Most of the illegal drug profits of convicted heroin dealer Antonio Cruz Vazquez will be safe from confiscation because of a trial error made by the U.S. prosecutor here.

The Racketeering in Interstate Commerce section under which Cruz Vazquez was convicted provides for forfeiture of profits from a criminal enterprise. In order for the court to declare this forfeiture, the jury must reach a finding on the amount of the profits.

Defense attorney William Terry of Las Vegas had anticipated that the Cruz Vazquez prosecutor would ask for such forfeiture and prepared defense instructions to the jury in reply. But Susan E. Shepard, the assistant U.S. attorney who prosecuted the case, was not similarly aware of what the law required.

"I might say that I alerted the government and Mr. Terry of the possibility that I might declare a forfeiture of the profits, but I find under the rules I would require a special verdict in order to do that," presiding Judge Jacob ler said to Shepard at the sentencing of Cruz Vazquez. "Are you aware of that?"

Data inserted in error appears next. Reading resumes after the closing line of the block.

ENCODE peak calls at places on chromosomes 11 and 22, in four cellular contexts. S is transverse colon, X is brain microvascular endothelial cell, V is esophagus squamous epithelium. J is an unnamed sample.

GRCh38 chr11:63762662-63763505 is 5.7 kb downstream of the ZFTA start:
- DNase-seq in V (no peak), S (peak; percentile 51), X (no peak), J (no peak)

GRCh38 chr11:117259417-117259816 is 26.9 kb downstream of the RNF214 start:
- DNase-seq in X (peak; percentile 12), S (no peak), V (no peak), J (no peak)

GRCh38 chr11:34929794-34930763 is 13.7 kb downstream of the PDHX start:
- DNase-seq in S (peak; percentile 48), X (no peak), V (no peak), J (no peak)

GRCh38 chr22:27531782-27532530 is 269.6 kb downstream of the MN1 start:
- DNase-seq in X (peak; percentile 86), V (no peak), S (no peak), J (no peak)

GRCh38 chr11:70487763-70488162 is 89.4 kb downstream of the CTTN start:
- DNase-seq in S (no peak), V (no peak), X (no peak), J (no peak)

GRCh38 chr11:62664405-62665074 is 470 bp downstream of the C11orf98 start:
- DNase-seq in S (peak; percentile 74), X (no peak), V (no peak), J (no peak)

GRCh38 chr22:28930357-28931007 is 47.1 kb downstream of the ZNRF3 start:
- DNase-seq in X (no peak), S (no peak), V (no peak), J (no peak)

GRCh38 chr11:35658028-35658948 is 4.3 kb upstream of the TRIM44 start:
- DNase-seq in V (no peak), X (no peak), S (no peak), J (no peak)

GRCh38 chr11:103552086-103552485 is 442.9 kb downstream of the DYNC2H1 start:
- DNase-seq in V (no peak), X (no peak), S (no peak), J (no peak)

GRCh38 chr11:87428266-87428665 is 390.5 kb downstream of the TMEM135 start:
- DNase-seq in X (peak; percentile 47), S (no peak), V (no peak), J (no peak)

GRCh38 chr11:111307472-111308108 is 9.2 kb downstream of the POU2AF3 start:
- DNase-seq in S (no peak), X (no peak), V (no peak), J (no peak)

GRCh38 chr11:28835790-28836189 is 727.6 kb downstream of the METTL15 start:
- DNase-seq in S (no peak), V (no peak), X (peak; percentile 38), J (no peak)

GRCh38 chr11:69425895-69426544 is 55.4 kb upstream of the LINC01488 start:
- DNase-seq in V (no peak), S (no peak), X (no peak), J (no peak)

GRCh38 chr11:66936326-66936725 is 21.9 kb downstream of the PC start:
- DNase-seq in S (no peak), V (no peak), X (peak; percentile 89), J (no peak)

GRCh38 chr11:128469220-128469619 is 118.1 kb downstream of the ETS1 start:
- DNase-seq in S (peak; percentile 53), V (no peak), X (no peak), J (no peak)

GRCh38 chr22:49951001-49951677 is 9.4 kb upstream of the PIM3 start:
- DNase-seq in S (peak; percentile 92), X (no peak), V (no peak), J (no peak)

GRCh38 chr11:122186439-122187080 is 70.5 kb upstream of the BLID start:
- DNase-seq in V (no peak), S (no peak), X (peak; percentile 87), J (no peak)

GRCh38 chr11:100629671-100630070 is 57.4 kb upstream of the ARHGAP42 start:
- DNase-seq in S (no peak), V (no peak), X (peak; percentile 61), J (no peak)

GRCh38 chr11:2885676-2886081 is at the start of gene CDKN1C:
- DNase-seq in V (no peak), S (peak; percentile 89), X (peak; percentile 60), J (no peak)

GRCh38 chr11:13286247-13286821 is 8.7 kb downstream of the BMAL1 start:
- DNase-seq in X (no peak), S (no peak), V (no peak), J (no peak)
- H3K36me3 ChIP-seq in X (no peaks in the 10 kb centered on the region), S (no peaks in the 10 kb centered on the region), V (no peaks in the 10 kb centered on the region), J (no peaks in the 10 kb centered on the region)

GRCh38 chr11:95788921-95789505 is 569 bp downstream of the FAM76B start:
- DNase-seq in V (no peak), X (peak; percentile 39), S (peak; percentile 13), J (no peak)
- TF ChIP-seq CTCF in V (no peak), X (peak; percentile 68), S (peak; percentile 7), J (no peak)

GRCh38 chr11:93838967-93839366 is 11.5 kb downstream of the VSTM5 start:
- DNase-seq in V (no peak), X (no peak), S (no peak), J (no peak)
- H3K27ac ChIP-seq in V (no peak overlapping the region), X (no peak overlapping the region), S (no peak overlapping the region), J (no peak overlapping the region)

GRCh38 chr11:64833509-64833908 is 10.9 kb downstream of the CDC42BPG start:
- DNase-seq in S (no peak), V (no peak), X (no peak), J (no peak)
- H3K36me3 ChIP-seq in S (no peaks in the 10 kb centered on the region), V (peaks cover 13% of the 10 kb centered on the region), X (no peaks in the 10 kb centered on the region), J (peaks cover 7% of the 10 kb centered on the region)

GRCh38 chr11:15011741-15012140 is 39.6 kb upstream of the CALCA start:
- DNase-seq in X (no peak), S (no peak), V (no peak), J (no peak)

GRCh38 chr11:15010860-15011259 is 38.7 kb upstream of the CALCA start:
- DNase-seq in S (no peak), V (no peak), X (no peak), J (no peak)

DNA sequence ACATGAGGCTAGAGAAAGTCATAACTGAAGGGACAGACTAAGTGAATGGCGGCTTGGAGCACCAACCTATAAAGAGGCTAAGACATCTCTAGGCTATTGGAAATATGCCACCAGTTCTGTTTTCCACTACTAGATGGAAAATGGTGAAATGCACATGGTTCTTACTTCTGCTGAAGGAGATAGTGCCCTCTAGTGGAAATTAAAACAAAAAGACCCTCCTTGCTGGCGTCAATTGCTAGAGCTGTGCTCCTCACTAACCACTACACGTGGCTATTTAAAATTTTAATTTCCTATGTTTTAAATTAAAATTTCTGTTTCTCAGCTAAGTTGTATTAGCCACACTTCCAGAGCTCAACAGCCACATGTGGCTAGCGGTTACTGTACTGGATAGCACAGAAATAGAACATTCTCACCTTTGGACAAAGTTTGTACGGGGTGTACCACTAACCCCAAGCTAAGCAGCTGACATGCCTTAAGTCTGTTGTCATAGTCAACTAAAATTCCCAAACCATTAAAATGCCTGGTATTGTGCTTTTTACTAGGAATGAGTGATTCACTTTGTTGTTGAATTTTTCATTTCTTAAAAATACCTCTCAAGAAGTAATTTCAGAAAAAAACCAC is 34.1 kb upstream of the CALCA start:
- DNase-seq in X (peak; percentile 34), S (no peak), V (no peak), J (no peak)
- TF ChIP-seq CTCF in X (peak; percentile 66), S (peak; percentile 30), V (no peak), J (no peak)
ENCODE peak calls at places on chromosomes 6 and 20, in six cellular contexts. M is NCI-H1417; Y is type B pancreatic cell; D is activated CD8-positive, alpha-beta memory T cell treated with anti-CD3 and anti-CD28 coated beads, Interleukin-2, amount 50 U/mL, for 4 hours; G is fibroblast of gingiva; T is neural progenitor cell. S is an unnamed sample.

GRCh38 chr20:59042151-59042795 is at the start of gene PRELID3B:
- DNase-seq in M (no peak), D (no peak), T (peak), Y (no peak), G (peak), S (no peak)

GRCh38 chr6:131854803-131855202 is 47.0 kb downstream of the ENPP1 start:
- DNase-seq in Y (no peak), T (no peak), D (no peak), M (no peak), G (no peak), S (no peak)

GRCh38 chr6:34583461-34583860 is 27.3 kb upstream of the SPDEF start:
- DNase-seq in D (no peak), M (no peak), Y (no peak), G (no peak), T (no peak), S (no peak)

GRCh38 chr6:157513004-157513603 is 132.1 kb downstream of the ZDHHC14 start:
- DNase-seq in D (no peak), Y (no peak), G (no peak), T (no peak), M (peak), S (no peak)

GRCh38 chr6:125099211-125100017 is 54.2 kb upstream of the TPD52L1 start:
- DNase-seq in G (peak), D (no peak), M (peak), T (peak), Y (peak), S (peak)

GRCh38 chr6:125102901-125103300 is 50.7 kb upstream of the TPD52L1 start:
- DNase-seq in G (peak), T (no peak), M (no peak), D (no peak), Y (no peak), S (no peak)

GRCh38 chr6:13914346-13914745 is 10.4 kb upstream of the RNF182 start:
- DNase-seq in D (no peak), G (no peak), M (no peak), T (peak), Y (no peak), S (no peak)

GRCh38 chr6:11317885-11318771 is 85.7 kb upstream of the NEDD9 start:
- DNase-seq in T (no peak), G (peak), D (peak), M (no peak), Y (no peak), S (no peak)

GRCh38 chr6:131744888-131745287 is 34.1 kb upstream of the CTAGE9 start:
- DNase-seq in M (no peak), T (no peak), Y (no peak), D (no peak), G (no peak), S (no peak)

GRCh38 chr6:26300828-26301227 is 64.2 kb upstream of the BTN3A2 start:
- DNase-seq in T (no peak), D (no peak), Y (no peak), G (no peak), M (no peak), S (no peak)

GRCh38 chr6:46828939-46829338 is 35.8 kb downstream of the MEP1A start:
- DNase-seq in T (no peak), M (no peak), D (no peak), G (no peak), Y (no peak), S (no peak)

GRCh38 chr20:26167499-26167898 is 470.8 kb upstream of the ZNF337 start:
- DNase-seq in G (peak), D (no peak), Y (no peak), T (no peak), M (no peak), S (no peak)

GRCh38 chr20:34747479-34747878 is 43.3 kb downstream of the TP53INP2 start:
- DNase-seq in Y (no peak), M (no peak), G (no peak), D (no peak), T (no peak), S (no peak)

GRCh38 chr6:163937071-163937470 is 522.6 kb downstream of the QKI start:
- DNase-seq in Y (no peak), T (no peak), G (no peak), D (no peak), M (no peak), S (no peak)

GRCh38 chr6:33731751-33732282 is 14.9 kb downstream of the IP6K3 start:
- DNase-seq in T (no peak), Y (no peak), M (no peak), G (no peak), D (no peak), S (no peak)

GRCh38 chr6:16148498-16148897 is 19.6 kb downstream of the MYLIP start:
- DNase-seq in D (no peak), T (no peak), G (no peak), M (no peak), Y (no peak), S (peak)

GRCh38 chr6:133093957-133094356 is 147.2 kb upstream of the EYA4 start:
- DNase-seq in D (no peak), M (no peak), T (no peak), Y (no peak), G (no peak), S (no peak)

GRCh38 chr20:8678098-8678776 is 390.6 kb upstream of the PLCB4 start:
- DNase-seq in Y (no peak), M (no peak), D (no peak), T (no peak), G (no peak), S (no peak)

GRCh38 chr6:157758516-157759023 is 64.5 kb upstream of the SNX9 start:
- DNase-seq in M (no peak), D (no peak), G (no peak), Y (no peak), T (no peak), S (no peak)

"No, I wasn't, your honor," the U.S. attorney replied.

"We learn something every day," said Mishler.

In an interview afterward Mishler said that the responsibility for asking for the special verdict was the prosecution's but added, "It's so new I don't want to blame the U.S. attorney for it."

Mishler fined Cruz Vazquez $125,000 and said that "conferring judges" whom he did not name said he could have fined him $200,000.

"I thought $125,000 was the maximum," Mishler said. "If I am wrong, I cost the government some money." Most of Cruz Vazquez's profits presumably were lost at the baccarat table in Caesars Palace, where he left a debt of $547,000. But he had a house in Las Vegas valued at $200,000 and two automobiles.